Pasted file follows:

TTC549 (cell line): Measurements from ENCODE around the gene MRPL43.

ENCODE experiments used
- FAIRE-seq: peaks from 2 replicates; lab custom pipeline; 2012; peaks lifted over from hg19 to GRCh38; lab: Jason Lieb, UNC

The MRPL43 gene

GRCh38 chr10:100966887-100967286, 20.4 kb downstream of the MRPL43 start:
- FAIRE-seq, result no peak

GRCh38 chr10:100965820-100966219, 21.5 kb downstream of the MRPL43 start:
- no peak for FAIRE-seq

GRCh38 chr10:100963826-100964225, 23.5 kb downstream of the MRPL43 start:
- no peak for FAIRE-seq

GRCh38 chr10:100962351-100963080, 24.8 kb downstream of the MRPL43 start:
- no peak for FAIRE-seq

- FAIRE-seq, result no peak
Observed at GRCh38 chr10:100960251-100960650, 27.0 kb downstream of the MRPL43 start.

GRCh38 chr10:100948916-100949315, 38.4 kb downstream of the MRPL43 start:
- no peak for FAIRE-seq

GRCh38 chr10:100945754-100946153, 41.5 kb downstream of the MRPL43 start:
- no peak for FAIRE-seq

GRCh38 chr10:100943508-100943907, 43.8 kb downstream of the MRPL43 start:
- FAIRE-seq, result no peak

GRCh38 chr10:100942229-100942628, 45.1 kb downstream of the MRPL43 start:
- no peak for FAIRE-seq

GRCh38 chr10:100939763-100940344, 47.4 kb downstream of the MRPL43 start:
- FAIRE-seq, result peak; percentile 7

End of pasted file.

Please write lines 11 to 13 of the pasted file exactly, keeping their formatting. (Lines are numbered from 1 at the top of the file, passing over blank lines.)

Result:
GRCh38 chr10:100962351-100963080, 24.8 kb downstream of the MRPL43 start:
- no peak for FAIRE-seq

- FAIRE-seq, result no peak